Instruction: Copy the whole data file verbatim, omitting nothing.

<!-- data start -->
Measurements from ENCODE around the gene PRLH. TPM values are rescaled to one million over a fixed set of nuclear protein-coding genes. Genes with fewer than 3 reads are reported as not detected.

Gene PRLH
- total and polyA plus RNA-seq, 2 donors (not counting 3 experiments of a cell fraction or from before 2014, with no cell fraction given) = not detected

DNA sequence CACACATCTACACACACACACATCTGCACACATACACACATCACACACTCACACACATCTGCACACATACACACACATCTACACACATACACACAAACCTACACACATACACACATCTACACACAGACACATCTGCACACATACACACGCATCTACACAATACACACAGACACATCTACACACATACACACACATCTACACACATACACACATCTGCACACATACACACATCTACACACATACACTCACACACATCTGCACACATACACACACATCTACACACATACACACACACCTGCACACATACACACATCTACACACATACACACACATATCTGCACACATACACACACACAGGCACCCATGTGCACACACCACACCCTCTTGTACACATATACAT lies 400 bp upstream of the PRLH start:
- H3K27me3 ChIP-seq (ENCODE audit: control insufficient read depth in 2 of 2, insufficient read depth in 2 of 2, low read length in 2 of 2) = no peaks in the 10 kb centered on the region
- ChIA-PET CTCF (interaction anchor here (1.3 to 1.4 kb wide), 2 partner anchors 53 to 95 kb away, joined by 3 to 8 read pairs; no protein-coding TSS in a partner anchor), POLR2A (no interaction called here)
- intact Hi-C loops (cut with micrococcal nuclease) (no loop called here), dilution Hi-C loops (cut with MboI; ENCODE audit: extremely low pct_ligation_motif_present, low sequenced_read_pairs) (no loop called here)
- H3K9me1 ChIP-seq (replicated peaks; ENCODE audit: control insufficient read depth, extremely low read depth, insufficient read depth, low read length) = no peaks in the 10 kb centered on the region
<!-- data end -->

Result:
Measurements from ENCODE around the gene PRLH. TPM values are rescaled to one million over a fixed set of nuclear protein-coding genes. Genes with fewer than 3 reads are reported as not detected.

Gene PRLH
- total and polyA plus RNA-seq, 2 donors (not counting 3 experiments of a cell fraction or from before 2014, with no cell fraction given) = not detected

DNA sequence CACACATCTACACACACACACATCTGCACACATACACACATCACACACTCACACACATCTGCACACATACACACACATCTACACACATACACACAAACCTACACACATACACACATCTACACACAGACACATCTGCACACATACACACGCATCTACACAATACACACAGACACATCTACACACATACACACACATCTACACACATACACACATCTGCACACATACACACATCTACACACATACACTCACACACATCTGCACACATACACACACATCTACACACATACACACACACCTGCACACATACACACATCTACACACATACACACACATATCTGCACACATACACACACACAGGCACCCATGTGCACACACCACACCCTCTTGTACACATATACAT lies 400 bp upstream of the PRLH start:
- H3K27me3 ChIP-seq (ENCODE audit: control insufficient read depth in 2 of 2, insufficient read depth in 2 of 2, low read length in 2 of 2) = no peaks in the 10 kb centered on the region
- ChIA-PET CTCF (interaction anchor here (1.3 to 1.4 kb wide), 2 partner anchors 53 to 95 kb away, joined by 3 to 8 read pairs; no protein-coding TSS in a partner anchor), POLR2A (no interaction called here)
- intact Hi-C loops (cut with micrococcal nuclease) (no loop called here), dilution Hi-C loops (cut with MboI; ENCODE audit: extremely low pct_ligation_motif_present, low sequenced_read_pairs) (no loop called here)
- H3K9me1 ChIP-seq (replicated peaks; ENCODE audit: control insufficient read depth, extremely low read depth, insufficient read depth, low read length) = no peaks in the 10 kb centered on the region